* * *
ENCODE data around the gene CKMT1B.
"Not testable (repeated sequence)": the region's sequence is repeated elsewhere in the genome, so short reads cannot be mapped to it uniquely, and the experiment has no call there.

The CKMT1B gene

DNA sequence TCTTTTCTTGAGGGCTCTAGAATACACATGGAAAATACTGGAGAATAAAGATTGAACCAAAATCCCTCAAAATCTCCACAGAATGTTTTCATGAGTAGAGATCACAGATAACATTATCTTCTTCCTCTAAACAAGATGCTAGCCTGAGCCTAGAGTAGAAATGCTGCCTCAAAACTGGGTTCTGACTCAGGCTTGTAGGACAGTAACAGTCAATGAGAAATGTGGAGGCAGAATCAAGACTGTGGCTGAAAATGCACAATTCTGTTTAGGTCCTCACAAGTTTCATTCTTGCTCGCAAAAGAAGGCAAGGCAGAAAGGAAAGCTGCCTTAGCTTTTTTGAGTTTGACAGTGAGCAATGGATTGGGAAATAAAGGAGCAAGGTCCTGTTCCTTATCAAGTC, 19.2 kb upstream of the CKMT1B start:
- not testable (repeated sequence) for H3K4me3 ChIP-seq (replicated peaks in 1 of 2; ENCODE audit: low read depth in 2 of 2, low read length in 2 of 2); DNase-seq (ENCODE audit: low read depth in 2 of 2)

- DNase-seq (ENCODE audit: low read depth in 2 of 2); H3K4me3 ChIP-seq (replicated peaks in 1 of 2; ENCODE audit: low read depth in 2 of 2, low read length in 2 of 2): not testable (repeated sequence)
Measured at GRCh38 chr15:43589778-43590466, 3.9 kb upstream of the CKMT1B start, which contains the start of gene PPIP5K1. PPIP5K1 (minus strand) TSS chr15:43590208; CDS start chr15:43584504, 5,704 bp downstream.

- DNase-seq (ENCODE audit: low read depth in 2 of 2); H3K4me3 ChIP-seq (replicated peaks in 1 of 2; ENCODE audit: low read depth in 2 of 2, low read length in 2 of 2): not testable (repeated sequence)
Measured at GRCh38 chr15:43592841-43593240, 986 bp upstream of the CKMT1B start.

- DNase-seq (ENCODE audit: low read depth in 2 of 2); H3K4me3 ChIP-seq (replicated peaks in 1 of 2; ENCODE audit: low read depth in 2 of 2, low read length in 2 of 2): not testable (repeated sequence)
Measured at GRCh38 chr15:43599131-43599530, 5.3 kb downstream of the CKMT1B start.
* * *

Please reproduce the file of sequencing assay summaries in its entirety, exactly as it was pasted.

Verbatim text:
ENCODE data around the gene CKMT1B.
"Not testable (repeated sequence)": the region's sequence is repeated elsewhere in the genome, so short reads cannot be mapped to it uniquely, and the experiment has no call there.

The CKMT1B gene

DNA sequence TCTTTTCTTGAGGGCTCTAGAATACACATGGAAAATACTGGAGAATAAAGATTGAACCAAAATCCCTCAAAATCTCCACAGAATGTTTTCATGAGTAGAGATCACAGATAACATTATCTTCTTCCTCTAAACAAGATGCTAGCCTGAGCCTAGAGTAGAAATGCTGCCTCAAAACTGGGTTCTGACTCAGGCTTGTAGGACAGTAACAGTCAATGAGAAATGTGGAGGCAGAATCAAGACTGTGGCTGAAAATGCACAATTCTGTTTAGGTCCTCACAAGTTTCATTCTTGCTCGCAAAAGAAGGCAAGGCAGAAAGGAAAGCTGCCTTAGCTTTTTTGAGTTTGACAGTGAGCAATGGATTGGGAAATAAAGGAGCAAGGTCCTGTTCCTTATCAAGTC, 19.2 kb upstream of the CKMT1B start:
- not testable (repeated sequence) for H3K4me3 ChIP-seq (replicated peaks in 1 of 2; ENCODE audit: low read depth in 2 of 2, low read length in 2 of 2); DNase-seq (ENCODE audit: low read depth in 2 of 2)

- DNase-seq (ENCODE audit: low read depth in 2 of 2); H3K4me3 ChIP-seq (replicated peaks in 1 of 2; ENCODE audit: low read depth in 2 of 2, low read length in 2 of 2): not testable (repeated sequence)
Measured at GRCh38 chr15:43589778-43590466, 3.9 kb upstream of the CKMT1B start, which contains the start of gene PPIP5K1. PPIP5K1 (minus strand) TSS chr15:43590208; CDS start chr15:43584504, 5,704 bp downstream.

- DNase-seq (ENCODE audit: low read depth in 2 of 2); H3K4me3 ChIP-seq (replicated peaks in 1 of 2; ENCODE audit: low read depth in 2 of 2, low read length in 2 of 2): not testable (repeated sequence)
Measured at GRCh38 chr15:43592841-43593240, 986 bp upstream of the CKMT1B start.

- DNase-seq (ENCODE audit: low read depth in 2 of 2); H3K4me3 ChIP-seq (replicated peaks in 1 of 2; ENCODE audit: low read depth in 2 of 2, low read length in 2 of 2): not testable (repeated sequence)
Measured at GRCh38 chr15:43599131-43599530, 5.3 kb downstream of the CKMT1B start.